The online marketplace includes plenty of stock photography and videography libraries. Content creators upload their work to websites such as Shutterstock, Getty Images or Adobe Stock, and you can pay per image or via subscription, at a fraction of the price charged for custom content. You'll gain access to a large inventory of imagery with easy-to-understand licensing terms. Most stock sites also have an option for indemnification coverage, should you violate those terms and be sued by the content creator.
In my opinion, stock imagery offers the least complicated method. Unfortunately, it can take forever to find the right image. Most stock websites use fairly rudimentary search algorithms, so prepare to feel as if you’re hunting through your local TJ Maxx on Christmas Eve, looking for that last-minute festive outfit.
A few services set themselves apart in this regard. Getty Images and Adobe Stock allow users to locate content with an aesthetic search. Upload an image, and the site will return results that look more less like your input. Adobe Stock takes it one step further. You can enter keywords in conjunction with that aesthetic search. Adobe's service also has the ability to filter images based on horizontal or vertical orientation, depth of field and color. If you're like most business owners, the time saved with a stellar stock-image search function could free you up to hold a new-client meeting or simply take care of some internal housekeeping.
Stock images are undoubtedly less expensive creating custom content, but by definition, the visuals won't be unique to your brand. Other companies -- including your competitors -- might also have subscribed to the same service. That can result in duplicative marketing efforts. If you're looking to license images exclusively, be prepared to pay the same rates you would for a bespoke option.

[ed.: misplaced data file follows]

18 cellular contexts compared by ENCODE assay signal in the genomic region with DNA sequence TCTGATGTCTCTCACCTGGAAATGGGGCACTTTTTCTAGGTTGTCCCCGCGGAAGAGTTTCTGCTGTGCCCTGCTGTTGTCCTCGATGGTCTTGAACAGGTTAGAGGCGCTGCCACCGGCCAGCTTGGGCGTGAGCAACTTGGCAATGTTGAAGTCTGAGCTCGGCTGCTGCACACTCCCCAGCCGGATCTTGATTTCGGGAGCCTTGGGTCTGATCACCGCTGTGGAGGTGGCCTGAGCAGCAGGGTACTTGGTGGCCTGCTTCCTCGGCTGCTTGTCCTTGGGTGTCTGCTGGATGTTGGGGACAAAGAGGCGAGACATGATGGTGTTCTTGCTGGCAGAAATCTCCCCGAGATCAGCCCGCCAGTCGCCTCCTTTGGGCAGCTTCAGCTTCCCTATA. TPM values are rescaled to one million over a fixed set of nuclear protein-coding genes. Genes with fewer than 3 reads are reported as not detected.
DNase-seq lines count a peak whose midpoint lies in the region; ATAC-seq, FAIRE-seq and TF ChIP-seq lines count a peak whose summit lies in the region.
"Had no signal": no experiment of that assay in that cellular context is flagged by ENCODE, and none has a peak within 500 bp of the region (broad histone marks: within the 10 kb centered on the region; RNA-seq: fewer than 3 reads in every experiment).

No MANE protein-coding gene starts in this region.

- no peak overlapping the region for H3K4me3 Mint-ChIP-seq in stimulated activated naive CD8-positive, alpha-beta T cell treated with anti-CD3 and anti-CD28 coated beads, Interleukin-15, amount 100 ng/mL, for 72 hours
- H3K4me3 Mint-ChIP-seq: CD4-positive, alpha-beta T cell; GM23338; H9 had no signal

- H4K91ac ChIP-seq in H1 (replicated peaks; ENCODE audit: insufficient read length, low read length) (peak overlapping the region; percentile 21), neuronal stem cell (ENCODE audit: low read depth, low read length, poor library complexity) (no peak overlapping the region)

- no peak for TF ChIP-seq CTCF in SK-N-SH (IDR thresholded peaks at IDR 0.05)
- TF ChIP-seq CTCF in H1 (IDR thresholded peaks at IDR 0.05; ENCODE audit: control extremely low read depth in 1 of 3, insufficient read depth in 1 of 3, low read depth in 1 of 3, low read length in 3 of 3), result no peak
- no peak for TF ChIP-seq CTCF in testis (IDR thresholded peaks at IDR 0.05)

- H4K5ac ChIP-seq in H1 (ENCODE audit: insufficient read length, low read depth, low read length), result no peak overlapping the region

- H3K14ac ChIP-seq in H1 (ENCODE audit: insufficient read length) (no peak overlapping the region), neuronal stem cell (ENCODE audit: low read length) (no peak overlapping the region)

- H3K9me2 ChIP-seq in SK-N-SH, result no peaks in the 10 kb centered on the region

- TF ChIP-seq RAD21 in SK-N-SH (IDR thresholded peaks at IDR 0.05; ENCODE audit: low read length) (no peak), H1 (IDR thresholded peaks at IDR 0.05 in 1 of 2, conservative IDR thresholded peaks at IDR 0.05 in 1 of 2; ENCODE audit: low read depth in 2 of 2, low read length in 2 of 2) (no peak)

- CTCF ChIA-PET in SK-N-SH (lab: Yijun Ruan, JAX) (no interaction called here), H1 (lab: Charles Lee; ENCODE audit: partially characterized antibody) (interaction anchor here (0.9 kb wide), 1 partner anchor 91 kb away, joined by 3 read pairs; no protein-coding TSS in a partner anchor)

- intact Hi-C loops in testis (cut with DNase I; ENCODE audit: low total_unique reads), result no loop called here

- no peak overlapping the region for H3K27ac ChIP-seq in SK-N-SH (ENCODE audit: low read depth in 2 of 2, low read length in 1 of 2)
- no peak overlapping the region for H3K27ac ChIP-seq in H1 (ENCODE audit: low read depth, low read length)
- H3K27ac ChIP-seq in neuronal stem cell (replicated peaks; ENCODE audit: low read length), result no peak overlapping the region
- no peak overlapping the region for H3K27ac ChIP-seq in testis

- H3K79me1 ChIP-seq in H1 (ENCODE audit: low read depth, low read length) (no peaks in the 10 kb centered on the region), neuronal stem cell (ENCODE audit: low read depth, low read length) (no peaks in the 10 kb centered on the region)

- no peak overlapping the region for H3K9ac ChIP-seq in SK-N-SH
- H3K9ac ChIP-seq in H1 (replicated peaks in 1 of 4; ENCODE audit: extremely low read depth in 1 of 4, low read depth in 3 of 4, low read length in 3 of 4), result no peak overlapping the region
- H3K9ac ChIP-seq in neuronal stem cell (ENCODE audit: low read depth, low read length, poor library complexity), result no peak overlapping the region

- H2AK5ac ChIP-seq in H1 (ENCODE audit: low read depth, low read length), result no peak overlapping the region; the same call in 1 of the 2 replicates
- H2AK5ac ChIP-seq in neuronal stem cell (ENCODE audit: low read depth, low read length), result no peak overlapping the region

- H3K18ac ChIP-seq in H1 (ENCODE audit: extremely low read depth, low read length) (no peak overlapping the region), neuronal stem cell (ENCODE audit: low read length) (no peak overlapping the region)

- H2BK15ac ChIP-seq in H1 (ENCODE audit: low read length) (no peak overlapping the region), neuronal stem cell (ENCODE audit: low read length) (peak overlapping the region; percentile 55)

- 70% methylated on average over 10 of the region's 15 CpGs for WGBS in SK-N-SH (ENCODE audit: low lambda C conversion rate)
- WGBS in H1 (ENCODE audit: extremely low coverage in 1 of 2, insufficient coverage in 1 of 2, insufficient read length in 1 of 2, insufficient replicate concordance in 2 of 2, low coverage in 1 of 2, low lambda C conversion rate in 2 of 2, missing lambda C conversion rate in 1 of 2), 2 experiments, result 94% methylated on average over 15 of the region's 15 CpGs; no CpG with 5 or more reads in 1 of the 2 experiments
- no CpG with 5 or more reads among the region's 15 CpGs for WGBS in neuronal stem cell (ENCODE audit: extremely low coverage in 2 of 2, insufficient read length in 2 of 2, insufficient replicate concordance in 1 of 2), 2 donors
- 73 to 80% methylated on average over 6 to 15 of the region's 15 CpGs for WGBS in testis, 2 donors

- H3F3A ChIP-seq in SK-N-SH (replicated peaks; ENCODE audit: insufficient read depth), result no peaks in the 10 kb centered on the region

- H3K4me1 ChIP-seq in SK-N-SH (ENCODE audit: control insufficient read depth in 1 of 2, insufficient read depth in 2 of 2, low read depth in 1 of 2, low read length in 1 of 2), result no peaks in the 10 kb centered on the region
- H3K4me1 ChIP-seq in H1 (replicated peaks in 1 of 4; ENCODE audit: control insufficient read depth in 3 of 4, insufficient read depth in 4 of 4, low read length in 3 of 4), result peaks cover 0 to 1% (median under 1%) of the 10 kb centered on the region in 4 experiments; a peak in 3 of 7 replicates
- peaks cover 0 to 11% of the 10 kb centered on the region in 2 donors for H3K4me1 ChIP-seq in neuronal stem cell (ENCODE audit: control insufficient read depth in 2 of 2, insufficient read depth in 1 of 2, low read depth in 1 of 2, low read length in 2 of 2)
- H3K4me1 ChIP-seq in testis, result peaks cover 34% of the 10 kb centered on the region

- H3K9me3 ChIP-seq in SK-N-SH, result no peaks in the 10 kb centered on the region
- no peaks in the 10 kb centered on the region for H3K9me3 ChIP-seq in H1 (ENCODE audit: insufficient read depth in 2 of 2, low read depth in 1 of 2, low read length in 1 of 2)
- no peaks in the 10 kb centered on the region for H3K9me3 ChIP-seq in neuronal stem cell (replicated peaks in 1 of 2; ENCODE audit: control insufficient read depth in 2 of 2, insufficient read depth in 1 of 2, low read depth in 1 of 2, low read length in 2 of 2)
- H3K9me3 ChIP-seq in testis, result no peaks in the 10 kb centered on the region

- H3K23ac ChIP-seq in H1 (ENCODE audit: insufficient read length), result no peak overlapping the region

Creating and producing your own content is one of the best ways to bring your vision to life, but it’s also one of the most expensive. To put things in perspective, the top 20 photographers in the world are rumored to charge six figures per day, and up-and-coming talent can charge hundreds to thousands of dollars a day. It's like a tattoo: Good work isn’t cheap, and cheap work usually isn't all that good. You get what you pay for.
You should understand that even the bespoke option isn’t without its hiccups. To get the most of out of a video or photography production, you'll need to invest yourself in the creation process itself. A professional who insists on a hands-off approach will put you at the mercy of deliverables over which you have no direct control. I encourage you to be as vocal as possible while on set. If you love what’s being produced, great! Artists appreciate positive feedback. Unhappy? Speak up. We're not mind readers. It’s easier to fix things on set, while they're happening, than to make large corrections or direction changes in post-production.
Being part of the assignment also ensures you're vested in the final output. I require a key stakeholder from my client’s team to be on set at all times. It gives me a sounding board and assures each party's expectations are fulfilled. I can ask questions such as, “Are you happy with this shot? Does it fit your vision?” If the answer is yes, then we can move on.